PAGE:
“What we need to avoid dangerous climate change is the application of strong policy instruments,” said Thomas Sterner, professor of environmental economics at the University of Gothenburg. Continue reading
Filed under: climate and weather, energy, Environment, global warming | Tagged: carbon tax, climate change, Environment, global warming, IPCC | 1 Comment »
Posted on December 15, 2013 by Bob Berwyn
How warm will your town be at the end of the century?
November 2013 was the warmest on record for Planet Earth.
FRISCO — The jury may still be out on exactly how hot the Earth will be by the end of the century, but as climate models improve, scientists are narrowing the range.
In a recent effort to show changes on a regional scale, researchers with the U.S. Geological Survey and Oregon State University created a set of maps and summaries of historical and projected temperature and precipitation changes for the 21st century, down to a county level. Find your local global warming forecast here.
The maps and summaries are based on NASA downscaling of the 33 climate models used in the fifth annual Climate Model Intercomparison Project and the current Intergovernmental Panel on Climate Change Assessment Report. The resulting NASA dataset is on an 800-meter grid with national coverage. Continue reading
Filed under: climate and weather, Colorado, Environment, global warming | Tagged: climate, global warming, IPCC, local climate impacts | 1 Comment »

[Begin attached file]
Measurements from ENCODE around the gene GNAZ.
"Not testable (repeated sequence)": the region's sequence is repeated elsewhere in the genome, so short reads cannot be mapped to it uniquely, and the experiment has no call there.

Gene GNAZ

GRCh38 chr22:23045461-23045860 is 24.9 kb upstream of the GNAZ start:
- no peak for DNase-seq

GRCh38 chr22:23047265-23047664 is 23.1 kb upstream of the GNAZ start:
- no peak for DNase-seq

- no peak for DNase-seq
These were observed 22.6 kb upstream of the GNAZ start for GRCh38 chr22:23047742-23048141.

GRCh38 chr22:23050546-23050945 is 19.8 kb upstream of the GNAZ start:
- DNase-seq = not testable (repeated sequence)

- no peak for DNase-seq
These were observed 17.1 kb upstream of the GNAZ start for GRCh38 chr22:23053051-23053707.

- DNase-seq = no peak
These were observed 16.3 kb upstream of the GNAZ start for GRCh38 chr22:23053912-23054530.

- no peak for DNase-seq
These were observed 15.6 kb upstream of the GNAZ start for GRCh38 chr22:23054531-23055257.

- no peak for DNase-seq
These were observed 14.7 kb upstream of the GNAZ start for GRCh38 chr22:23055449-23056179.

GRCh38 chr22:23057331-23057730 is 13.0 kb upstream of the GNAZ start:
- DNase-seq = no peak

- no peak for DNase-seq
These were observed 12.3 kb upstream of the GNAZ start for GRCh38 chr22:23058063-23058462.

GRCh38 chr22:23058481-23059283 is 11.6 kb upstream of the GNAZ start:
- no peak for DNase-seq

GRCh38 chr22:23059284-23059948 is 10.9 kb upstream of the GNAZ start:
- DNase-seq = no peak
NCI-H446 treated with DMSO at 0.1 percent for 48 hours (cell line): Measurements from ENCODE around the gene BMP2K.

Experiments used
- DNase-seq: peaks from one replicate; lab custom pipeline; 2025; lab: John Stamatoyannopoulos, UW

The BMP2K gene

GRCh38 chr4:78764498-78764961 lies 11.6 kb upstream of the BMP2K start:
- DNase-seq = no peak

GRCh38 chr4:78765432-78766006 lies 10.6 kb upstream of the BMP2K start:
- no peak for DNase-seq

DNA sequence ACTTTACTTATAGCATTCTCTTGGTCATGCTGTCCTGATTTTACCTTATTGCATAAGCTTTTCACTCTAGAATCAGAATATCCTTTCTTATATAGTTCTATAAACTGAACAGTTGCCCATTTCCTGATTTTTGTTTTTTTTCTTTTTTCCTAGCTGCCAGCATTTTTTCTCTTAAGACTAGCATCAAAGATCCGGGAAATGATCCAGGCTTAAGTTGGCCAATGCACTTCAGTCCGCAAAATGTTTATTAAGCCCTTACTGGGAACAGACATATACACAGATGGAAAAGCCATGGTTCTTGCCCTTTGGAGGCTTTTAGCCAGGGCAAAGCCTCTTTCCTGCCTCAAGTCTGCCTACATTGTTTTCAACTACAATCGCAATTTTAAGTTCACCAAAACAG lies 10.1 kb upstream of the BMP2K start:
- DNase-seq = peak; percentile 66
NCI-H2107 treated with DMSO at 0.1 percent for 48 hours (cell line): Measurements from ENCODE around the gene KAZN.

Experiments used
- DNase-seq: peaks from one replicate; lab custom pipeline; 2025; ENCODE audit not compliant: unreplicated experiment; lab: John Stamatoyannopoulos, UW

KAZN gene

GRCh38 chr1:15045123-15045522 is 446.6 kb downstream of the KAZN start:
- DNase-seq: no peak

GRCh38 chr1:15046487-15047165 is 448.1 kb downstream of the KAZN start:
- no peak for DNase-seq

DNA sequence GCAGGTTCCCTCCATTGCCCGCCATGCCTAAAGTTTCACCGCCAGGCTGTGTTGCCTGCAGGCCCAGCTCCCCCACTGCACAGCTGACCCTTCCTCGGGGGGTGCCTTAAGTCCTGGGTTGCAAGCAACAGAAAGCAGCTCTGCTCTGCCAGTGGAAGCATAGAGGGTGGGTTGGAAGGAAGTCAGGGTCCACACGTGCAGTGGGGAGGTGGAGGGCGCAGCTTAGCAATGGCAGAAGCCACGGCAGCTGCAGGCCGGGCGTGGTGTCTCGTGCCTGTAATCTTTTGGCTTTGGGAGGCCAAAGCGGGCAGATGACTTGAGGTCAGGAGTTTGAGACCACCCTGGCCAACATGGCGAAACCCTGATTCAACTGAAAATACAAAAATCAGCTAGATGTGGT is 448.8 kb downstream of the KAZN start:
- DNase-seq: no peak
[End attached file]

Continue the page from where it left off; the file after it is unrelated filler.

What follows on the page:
Posted on November 23, 2013 by Bob Berwyn
Many experts think seas could rise 2 meters by 2100
Sea level rise is already inundating parts of the Mississippi Delta. bberwyn photo.
By Summit Voice
FRISCO — Keeping sea level rise below 1 meter will require significant reductions in greenhouse gas emissions, a team of German and American researchers said this week after compiling the best available and most recent science.
Even with big cuts, sea level is expected to rise 40-60 centimeters by 2100 and 60-100 centimeters by 2300, according to the survey.
“While the results for the scenario with climate mitigation suggest a good chance of limiting future sea-level rise to one meter, the high emissions scenario would threaten the survival of some coastal cities and low-lying islands,” said Stefan Rahmstorf from the Potsdam Institute for Climate Impact Research. Continue reading
Filed under: climate and weather, Environment, global warming | Tagged: Environment, global warming, IPCC, sea level rise | Leave a comment »
Posted on October 22, 2013 by Bob Berwyn
New study says IPCC projections are too conservative
By Summit Voice
FRISCO — In a classic case of climate disruption, research shows that the dry season in southern Amazonia has lengthened by about one week per decade since 1979. Parts of the region may not be able to support rainforest vegetation much longer. A big forest die-back could trigger the release of large volumes of the greenhouse gas carbon dioxide into the atmosphere, a team of scientists warned this week.
The changes could disrupt plant and animal communities in one of the regions of highest biodiversity in the world, said University of Texas professor Rong Fu, who led the team of scientists. Continue reading
Filed under: climate and weather, Drought, Environment, global warming, greenhouse gases | Tagged: Amazon Rainforest, Climate disruption, global warming, Intergovernmental Panel on Climate Change, IPCC | Leave a comment »